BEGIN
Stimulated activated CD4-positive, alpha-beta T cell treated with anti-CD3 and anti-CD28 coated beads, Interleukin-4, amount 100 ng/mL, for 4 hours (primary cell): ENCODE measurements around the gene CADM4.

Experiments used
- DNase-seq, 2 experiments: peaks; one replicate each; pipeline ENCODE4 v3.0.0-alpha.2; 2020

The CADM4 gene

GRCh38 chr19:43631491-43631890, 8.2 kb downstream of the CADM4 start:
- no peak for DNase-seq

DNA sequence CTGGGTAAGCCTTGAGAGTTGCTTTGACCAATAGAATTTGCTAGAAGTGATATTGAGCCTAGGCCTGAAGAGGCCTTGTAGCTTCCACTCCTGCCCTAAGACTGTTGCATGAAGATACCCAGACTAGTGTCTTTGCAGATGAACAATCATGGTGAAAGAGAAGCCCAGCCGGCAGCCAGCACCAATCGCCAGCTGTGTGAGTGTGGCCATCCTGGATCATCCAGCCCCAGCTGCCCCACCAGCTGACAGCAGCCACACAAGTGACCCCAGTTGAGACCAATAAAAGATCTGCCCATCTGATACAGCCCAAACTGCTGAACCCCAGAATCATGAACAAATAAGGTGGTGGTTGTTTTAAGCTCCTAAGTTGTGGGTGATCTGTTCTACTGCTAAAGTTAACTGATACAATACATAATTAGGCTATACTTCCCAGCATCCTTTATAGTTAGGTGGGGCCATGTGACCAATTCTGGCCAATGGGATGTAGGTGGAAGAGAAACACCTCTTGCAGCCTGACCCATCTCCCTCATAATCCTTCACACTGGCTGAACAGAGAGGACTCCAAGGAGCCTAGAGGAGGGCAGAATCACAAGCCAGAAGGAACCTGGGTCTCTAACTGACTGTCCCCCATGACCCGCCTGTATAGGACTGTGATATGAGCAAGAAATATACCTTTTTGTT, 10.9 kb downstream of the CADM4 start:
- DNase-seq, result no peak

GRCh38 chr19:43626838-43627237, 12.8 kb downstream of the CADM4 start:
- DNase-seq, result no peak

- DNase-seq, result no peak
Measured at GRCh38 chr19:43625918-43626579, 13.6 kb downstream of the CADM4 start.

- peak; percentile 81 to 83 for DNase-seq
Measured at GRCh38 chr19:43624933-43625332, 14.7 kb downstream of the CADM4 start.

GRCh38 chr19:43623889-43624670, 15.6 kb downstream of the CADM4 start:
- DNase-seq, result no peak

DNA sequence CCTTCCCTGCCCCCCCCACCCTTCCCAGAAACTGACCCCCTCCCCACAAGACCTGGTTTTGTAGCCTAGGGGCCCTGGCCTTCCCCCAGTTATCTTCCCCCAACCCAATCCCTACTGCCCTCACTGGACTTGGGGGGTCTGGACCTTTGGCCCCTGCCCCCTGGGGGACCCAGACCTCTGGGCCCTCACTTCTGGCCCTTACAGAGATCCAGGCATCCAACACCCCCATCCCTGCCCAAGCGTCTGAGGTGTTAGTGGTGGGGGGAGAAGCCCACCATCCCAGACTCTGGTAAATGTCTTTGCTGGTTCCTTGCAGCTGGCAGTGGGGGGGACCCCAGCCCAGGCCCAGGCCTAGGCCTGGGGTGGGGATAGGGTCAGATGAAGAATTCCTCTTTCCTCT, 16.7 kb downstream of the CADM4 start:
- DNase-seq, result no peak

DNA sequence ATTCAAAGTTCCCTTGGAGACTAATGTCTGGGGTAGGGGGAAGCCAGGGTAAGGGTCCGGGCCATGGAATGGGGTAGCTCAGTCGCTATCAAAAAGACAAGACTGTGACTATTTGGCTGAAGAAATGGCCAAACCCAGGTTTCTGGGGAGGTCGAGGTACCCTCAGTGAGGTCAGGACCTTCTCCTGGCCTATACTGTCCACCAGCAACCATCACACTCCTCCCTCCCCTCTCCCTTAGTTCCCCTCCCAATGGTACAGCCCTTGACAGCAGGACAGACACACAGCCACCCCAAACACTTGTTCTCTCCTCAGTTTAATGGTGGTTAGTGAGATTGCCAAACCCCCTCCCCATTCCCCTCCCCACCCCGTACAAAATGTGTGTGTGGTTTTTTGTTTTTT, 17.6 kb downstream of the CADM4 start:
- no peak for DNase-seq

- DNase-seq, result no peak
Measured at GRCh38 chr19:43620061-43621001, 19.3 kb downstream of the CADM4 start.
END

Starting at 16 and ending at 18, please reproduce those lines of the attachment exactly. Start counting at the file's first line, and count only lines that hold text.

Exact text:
- DNase-seq, result no peak

DNA sequence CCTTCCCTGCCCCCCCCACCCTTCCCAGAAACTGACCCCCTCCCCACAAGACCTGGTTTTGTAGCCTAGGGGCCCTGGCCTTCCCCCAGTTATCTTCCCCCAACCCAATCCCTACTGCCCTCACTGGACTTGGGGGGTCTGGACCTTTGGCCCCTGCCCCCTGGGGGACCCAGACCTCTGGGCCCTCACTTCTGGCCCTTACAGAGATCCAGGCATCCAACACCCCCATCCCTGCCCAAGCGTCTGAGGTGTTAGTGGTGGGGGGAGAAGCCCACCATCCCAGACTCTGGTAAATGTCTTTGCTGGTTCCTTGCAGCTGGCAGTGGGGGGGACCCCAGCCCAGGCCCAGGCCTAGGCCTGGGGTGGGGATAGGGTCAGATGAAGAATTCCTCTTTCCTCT, 16.7 kb downstream of the CADM4 start:
- DNase-seq, result no peak